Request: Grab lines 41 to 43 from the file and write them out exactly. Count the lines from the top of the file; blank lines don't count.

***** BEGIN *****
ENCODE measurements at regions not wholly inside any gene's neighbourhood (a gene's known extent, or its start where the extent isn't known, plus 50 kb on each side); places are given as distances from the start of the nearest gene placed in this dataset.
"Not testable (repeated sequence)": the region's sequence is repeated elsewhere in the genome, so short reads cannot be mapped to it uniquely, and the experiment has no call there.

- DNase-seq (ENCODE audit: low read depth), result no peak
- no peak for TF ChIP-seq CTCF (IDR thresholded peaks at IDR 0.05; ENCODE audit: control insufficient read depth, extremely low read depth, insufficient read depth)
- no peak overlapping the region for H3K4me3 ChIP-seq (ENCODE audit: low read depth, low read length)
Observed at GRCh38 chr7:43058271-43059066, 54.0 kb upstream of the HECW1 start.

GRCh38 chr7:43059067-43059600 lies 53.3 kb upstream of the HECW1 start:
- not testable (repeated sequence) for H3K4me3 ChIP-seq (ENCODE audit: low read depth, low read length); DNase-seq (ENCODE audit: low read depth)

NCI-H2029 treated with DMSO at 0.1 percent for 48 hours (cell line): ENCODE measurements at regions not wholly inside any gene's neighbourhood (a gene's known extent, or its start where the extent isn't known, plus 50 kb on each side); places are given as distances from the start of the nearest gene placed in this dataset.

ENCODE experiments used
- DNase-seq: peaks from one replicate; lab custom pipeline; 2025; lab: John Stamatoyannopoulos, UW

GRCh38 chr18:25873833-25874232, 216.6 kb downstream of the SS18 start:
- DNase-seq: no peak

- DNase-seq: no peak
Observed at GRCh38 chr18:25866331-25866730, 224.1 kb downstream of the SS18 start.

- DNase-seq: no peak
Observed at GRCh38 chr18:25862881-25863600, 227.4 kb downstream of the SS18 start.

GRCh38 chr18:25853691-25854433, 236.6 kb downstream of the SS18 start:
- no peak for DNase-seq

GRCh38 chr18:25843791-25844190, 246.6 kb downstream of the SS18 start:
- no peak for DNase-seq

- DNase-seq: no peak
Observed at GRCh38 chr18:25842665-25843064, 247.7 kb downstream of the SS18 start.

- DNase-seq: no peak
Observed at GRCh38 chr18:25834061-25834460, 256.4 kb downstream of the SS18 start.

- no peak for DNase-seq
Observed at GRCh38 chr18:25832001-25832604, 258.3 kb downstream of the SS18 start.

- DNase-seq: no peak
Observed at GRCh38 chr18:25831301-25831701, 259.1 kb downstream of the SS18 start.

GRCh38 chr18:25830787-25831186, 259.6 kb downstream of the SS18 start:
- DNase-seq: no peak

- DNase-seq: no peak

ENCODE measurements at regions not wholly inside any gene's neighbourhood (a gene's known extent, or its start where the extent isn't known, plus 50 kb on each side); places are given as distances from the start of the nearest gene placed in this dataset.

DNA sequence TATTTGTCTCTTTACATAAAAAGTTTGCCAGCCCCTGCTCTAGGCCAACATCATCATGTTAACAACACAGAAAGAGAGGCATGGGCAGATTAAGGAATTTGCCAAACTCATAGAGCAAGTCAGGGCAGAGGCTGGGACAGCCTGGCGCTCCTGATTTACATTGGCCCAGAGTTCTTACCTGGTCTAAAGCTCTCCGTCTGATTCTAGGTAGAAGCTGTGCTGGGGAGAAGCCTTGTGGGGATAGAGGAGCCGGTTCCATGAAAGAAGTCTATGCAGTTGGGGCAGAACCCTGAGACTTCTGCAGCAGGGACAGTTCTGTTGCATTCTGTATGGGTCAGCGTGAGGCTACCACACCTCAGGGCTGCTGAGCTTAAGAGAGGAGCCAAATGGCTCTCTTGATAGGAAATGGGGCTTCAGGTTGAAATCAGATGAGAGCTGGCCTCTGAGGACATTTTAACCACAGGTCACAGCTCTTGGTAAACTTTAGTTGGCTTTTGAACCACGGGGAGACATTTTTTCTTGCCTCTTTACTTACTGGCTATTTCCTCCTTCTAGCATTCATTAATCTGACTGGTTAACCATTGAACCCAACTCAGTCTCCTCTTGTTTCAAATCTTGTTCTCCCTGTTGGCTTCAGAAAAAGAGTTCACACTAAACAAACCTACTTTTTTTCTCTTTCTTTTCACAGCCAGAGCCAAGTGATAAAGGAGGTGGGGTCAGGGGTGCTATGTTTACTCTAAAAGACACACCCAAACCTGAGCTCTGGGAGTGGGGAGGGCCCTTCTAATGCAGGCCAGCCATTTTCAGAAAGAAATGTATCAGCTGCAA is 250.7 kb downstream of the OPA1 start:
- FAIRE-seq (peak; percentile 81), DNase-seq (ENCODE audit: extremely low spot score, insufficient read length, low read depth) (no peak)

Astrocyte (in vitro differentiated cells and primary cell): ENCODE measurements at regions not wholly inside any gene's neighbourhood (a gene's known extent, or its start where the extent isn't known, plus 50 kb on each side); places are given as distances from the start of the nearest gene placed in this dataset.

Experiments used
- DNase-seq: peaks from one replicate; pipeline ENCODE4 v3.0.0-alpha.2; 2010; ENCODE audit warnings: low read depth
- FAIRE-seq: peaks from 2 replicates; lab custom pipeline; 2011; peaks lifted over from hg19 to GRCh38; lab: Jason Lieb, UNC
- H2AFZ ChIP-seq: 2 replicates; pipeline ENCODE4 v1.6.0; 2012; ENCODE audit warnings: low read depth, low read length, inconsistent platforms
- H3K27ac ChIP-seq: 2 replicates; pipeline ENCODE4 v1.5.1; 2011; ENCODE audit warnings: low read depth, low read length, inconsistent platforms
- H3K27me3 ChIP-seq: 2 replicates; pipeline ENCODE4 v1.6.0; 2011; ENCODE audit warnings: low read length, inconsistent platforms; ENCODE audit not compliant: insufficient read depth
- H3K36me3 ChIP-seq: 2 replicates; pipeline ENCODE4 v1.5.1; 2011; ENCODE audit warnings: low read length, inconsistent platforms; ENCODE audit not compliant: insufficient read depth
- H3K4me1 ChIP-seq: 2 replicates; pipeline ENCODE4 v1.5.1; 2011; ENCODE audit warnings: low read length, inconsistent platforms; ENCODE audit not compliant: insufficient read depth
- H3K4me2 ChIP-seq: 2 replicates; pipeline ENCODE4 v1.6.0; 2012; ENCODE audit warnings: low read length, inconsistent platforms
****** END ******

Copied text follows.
- H3K27ac ChIP-seq: 2 replicates; pipeline ENCODE4 v1.5.1; 2011; ENCODE audit warnings: low read depth, low read length, inconsistent platforms
- H3K27me3 ChIP-seq: 2 replicates; pipeline ENCODE4 v1.6.0; 2011; ENCODE audit warnings: low read length, inconsistent platforms; ENCODE audit not compliant: insufficient read depth
- H3K36me3 ChIP-seq: 2 replicates; pipeline ENCODE4 v1.5.1; 2011; ENCODE audit warnings: low read length, inconsistent platforms; ENCODE audit not compliant: insufficient read depth